OSAKA/SEOUL (Reuters) – U.S. President Donald Trump on Saturday proposed a weekend meeting with Kim Jong Un at the demilitarized zone (DMZ) between North and South Korea, an encounter North Korea said would be meaningful if it goes ahead.
If Trump and Kim do meet, it will be for the third time in just over a year, and four months after their second summit broke down with no progress on U.S. efforts to get North Korea to give up its nuclear weapons.
North Korea said it had not had an official proposal.
Trump made the offer in a tweet about his trip to South Korea, where he landed on Saturday after the Group of 20 summit in Osaka, Japan.
“While there, if Chairman Kim of North Korea sees this, I would meet him at the Border/DMZ just to shake his hand and say Hello(?)!” Trump said, later telling reporters his offer was spontaneous: “I just thought of it this morning.”
“If he’s there, we’ll see each other for two minutes, that’s all we can, but that will be fine,” he said, adding that he and Kim “get along very well”.
About five hours after Trump’s tweet, the state news agency KCNA quoted Choe Son Hui, North Korea’s first vice-minister of foreign affairs, as saying: “We see it as a very interesting suggestion, but we have not received an official proposal.”
“If the DPRK-U.S. summit meetings take place on the division line, as is intended by President Trump, it would serve as another meaningful occasion in further deepening the personal relations between the two leaders and advancing the bilateral relations,” Choe said in a statement.
She was referring to North Korea by its official name – the Democratic People’s Republic of Korea.
“KIM IS RECEPTIVE”
Later, Trump told a news conference: “We may be meeting with Chairman Kim … Kim Jong Un was very receptive.”
He added, “We won’t call it a summit. We’ll call it a handshake”, and said he would be very comfortable stepping over the border into North Korea if he met Kim at the DMZ.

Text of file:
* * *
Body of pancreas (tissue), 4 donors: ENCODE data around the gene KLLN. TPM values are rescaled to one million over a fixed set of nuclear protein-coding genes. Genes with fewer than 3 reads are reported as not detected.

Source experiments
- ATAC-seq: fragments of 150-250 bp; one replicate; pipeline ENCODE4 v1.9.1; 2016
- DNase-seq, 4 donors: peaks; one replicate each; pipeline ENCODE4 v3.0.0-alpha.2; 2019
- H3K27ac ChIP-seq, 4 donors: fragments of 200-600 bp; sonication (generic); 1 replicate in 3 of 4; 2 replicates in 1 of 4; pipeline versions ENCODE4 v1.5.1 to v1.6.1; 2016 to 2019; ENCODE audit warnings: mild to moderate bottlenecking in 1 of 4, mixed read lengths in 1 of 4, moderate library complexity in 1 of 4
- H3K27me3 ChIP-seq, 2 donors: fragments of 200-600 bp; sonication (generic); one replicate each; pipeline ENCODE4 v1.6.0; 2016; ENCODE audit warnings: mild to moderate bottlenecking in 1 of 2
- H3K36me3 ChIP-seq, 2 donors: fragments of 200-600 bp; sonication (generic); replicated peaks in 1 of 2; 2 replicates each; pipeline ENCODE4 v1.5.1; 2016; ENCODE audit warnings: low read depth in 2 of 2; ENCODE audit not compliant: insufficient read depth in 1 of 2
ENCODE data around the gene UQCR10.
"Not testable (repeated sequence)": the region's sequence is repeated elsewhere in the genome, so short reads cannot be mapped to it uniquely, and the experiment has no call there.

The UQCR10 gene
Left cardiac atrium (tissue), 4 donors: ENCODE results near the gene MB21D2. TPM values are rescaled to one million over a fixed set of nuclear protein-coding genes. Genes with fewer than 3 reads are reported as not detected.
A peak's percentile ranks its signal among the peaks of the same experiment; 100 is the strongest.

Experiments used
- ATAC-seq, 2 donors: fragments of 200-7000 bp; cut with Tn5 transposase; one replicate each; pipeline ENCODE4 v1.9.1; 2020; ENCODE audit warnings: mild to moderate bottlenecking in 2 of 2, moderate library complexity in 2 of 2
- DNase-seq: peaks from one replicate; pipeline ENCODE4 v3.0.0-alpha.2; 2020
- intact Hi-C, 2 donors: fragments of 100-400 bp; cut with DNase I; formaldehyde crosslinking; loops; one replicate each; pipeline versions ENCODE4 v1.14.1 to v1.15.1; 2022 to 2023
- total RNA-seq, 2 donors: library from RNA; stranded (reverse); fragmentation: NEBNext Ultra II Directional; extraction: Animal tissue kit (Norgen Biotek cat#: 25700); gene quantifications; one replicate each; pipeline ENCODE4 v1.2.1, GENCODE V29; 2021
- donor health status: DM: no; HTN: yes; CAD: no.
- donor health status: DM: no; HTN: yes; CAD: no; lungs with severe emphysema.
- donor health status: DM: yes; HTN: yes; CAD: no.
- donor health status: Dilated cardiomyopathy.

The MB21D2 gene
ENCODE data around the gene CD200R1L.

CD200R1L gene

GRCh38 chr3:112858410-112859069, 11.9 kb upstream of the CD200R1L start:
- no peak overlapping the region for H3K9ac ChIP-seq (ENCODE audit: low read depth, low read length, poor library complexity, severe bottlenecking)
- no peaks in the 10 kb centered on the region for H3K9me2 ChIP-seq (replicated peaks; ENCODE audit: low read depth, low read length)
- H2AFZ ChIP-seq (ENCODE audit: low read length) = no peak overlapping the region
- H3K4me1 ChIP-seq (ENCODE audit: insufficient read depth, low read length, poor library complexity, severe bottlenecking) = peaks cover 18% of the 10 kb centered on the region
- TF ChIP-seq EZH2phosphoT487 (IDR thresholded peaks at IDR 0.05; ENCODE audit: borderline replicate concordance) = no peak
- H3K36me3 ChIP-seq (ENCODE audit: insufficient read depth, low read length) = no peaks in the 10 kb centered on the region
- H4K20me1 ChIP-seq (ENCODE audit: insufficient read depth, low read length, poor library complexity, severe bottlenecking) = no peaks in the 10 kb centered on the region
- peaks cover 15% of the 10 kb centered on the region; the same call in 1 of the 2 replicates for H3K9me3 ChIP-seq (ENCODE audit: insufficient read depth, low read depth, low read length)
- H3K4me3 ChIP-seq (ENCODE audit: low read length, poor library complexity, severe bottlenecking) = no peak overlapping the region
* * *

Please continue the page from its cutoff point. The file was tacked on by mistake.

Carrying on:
After arriving in Seoul, Trump was asked whether there would be a three-way meeting with Kim and South Korean President Moon Jae-in on Sunday. “We’re working things out right now,” he said. “We’re going to see.”
At dinner with Trump, Moon said: “If it happens as described in the Twitter message, it will be a historic event and, if it doesn’t, I think it’s a great achievement in its own right because President Trump showed great consideration to Chairman Kim Jong Un.”
U.S. special envoy Stephen Biegun said on Friday the United States was ready to hold constructive talks with North Korea to follow through on a denuclearisation agreement they reached last year, South Korea’s foreign ministry said.
Biegun told his South Korean counterpart, Lee Do-hoon, that Washington wanted to make “simultaneous, parallel” progress on the agreement reached at Trump-Kim summit in Singapore a year ago, the ministry said in a statement.
Both sides had agreed to rebuild relations and work towards denuclearisation of the Korean peninsula, but talks stalled in February as they failed to narrow differences between U.S. calls for denuclearisation and North Korean demands for sanctions relief.
South Korea’s presidential office said a Trump-Kim meeting had not been confirmed.
It added that Russian President Vladimir Putin had told Moon at the G20 summit that Kim had told him in April security guarantees were key, and that corresponding measures were needed to realise denuclearisation.
Trump had wanted to visit the DMZ on a 2017 visit to South Korea but bad weather prevented it.
U.S. Secretary of State Mike Pompeo said this week that a recent exchange of letters between Trump and Kim had made a restart of talks a “very real possibility”.
Trump told reporters on Saturday that Kim had sent him a birthday card and Trump wrote back.
North Korea’s official KCNA news agency said Trump’s letter had “excellent content” and Kim would “seriously contemplate” it, without elaborating.
Harry J. Kazianis of the Center for the National Interest said that “President Trump made his pitch for a short summit with Chairman Kim on Twitter as White House officials most likely have tried – and failed – to set up such a meeting through official diplomatic or South Korean channels”.
“While no major agreements will be signed, both sides can reaffirm their commitment to dialogue and diplomacy, essentially resetting the table for a future deal.”
But other analysts were more sceptical.
“The fundamental problem – no working-level meetings and no basic change in at least the US negotiating position – means that any meeting right now is just pointless theatre,” tweeted Vipin Narang, an MIT professor of political science.
Reporting by Roberta Rampton and Joyce Lee; additional reporting by Heejung Jung, Ben Blanchard and David Brunnstrom; Writing by Eric Beech and Makini Brice; Editing by Robert Birsel, Clarence Fernandez and Alexander Smith